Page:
“Trust in him at all times, O people; pour out your heart before him; God is a refuge for us.” ~Psalm 62:8, ESV
The consistent tone of these prayers is the same as God’s word to the Israelites in the Exodus. We prayerfully put our cause into God’s hands and trust that he will fight for us. We take refuge in him and trust that He will defend us and help us. Our role is often passive or even silent. This is exactly what Jesus did when he stood before Pilate:
When he was accused by the chief priests and elders, he gave no answer. Then Pilate said to him, “Do you not hear how many things they testify against you?” But he gave him no answer, not even to a single charge, so that the governor was greatly amazed. ~Mattew 27:12-14, ESV
Jesus is our model, so this means, you and I are encouraged to trust that God will fight for us as we remain silent. When we feel aggrieved, hurt, betrayed, or sinned against in any way, the LORD says, “I will fight for you. Turn to me. Trust in me. Let me handle it.”
But what does the LORD’s justice look like?
When God fights for us, His justice is simultaneously much weaker and much more powerful than we expect. A helpful example of God’s justice is found in Dostoevsky’s novel, Crime and Punishment.1 In it, a young man commits murder and gets away with it. He evades detection by any witnesses and the police are stumped as to who committed the crime.
It seems as though he has escaped justice because no human holds him accountable. But over the subsequent weeks and months, we see the LORD’s justice as this young man’s life begins to unravel. The guilt he feels over this heinous act weighs heavily upon his conscience. The more he denies his wrongdoing the greater his psychological break with reality becomes. He experiences inner world disintegration that spills over into bodily catastrophe. He gets sick. He can’t eat. He is overcome by anxiety. This is the LORD’s justice.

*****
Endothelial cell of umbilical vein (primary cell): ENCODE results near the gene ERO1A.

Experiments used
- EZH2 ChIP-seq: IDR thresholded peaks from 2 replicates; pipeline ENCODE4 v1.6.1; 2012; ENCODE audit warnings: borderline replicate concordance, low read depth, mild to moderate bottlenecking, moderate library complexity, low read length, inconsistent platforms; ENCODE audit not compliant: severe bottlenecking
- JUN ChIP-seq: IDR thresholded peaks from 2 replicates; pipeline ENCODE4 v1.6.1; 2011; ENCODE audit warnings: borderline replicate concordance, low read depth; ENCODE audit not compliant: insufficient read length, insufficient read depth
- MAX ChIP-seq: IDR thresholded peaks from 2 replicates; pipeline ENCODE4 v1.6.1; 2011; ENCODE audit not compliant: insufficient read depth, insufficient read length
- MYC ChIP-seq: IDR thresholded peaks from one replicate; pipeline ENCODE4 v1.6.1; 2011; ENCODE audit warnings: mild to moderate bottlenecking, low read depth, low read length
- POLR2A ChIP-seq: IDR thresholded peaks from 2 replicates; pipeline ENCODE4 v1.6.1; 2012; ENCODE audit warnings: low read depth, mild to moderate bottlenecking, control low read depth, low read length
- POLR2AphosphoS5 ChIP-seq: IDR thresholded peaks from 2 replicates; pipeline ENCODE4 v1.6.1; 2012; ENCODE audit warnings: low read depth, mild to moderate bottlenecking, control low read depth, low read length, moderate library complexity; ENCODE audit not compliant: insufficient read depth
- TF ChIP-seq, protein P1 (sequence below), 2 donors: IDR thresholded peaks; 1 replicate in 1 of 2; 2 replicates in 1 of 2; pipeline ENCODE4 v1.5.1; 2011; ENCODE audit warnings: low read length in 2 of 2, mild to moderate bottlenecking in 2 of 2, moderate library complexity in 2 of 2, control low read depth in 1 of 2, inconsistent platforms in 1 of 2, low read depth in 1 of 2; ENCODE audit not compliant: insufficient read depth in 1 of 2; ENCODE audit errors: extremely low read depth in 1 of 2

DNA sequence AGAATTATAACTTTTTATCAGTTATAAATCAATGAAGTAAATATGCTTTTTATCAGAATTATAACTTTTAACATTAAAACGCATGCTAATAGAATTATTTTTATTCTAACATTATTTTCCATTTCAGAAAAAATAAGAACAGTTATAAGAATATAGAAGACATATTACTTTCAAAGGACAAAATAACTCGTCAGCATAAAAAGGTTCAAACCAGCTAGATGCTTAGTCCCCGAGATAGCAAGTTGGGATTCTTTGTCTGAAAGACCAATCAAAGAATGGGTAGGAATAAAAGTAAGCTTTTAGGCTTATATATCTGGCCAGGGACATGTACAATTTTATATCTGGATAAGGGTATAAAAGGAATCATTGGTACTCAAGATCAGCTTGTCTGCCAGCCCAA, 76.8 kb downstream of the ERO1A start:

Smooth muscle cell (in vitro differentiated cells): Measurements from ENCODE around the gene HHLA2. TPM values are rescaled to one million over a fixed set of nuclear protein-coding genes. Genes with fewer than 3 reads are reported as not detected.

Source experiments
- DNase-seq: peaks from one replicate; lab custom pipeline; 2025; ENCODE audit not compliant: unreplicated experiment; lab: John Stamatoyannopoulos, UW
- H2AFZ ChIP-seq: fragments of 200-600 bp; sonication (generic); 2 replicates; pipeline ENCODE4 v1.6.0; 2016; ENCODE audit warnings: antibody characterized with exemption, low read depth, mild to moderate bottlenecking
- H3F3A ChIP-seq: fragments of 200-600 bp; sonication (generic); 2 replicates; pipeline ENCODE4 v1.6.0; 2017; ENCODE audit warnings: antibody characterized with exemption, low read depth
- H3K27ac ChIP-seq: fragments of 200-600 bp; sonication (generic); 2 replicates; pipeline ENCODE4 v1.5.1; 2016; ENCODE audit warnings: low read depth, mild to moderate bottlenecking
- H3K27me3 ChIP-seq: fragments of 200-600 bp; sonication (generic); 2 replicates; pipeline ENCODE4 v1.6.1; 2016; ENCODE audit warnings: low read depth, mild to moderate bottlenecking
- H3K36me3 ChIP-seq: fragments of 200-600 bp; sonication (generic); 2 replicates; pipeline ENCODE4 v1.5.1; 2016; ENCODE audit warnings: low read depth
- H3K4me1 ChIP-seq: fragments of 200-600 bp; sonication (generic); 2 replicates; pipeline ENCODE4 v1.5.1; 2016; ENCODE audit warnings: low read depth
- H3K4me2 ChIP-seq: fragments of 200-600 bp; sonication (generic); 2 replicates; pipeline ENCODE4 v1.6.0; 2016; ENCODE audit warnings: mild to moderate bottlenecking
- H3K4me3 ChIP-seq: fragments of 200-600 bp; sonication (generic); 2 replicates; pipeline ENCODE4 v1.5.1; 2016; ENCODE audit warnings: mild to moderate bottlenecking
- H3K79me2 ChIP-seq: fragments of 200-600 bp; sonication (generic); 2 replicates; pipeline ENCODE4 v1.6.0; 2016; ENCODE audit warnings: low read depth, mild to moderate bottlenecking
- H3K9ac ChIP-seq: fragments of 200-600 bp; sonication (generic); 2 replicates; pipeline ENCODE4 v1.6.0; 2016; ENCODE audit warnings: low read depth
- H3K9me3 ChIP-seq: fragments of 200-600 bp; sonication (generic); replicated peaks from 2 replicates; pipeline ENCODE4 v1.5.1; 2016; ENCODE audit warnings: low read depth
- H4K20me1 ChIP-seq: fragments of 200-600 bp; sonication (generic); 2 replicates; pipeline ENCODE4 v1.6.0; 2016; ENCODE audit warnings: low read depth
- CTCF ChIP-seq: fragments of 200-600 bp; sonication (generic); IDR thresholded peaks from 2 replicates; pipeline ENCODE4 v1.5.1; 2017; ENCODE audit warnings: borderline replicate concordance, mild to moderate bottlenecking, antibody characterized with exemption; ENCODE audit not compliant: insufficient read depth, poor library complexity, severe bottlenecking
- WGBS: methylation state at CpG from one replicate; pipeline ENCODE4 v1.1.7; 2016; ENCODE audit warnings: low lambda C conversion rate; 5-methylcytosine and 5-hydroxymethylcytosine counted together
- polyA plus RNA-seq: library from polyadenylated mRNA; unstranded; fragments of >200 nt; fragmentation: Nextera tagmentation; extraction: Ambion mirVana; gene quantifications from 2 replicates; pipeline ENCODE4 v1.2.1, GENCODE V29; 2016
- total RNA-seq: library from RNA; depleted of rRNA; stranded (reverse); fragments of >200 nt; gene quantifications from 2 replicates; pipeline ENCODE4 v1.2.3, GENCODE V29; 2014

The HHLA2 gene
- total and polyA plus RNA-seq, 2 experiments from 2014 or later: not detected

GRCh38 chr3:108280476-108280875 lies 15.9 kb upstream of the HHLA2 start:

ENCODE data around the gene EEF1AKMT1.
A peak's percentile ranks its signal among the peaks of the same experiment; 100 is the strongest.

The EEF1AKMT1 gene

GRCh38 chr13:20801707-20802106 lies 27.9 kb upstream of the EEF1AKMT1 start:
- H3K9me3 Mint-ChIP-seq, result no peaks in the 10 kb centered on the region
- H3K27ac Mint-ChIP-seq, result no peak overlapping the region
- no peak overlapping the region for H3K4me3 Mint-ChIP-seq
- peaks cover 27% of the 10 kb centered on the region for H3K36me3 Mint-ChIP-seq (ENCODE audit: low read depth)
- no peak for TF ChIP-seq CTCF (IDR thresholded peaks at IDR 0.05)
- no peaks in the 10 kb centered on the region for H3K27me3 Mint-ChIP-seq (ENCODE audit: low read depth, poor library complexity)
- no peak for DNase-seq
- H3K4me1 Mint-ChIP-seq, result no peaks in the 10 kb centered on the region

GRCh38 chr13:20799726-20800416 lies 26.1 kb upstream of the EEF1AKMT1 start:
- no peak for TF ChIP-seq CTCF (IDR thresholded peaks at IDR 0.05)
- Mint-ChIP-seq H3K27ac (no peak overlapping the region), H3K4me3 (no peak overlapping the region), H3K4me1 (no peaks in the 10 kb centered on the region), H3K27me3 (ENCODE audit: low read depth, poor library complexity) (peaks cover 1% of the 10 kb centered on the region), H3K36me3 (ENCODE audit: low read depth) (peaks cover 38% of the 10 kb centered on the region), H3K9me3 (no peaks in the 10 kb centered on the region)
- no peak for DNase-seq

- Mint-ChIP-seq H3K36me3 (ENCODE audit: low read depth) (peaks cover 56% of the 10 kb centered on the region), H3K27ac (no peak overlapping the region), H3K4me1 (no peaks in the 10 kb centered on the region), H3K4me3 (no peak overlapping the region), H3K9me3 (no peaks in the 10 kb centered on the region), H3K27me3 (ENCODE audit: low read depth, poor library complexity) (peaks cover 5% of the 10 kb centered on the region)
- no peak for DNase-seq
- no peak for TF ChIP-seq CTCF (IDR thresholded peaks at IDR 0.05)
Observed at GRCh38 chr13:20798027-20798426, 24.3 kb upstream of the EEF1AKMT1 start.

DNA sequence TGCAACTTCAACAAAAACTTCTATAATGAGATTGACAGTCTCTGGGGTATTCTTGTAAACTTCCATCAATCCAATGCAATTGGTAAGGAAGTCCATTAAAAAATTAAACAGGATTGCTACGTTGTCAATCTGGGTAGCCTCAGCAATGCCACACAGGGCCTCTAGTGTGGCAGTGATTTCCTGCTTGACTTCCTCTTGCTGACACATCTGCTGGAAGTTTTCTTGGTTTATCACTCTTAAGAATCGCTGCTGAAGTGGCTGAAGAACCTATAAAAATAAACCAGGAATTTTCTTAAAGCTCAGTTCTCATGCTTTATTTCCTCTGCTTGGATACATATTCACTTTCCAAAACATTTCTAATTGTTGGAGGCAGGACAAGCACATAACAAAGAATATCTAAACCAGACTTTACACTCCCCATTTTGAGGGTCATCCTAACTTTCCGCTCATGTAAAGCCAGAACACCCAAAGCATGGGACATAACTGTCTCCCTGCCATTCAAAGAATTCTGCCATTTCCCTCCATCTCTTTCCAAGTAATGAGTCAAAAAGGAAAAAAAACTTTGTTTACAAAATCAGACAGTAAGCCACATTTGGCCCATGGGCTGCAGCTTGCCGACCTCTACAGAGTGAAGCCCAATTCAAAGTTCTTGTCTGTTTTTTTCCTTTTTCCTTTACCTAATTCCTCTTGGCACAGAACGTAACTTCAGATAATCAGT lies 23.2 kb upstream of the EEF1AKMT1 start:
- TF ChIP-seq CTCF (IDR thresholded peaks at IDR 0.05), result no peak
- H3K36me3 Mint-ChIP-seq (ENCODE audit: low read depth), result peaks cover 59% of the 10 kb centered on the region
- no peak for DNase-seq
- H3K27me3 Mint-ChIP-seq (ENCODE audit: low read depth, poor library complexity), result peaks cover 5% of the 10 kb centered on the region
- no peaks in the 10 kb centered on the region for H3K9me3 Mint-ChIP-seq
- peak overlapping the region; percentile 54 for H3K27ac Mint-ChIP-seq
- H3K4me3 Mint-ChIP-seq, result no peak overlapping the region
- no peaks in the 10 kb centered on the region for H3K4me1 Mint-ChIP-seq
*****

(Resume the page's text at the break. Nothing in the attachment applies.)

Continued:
It’s clear that the LORD does this work out of love. It’s this inner turmoil that ultimately leads him to repentance and healing. When he can take it no more, he confesses his crime to the whole of creation (and eventually the police) and then he finds peace and restoration.
He suddenly remembered Sonya’s words: “Go to the crossroads, bow down to people, kiss the earth, because you have sinned before it as well, and say aloud to the whole world: ‘I am a murderer!’ ” He trembled all over as he remembered it. And so crushed was he by the hopeless anguish and anxiety of this whole time, and especially of the last few hours, that he simply threw himself into the possibility of this wholesome, new, full sensation. It came to him suddenly in a sort of fit, caught fire in his soul from a single spark, and suddenly, like a flame, engulfed him. Everything softened in him all at once, and the tears flowed. He simply fell to the earth where he stood…2
This confession is beautiful, and it changes everything for him. It results in his punishment – he is shipped off to Siberia – but it also saves his soul. Telling the truth about his sin brings restoration to his inner world, and this matters more than anything in the external world, Siberia included. His confession and repentance make space for God’s healing presence.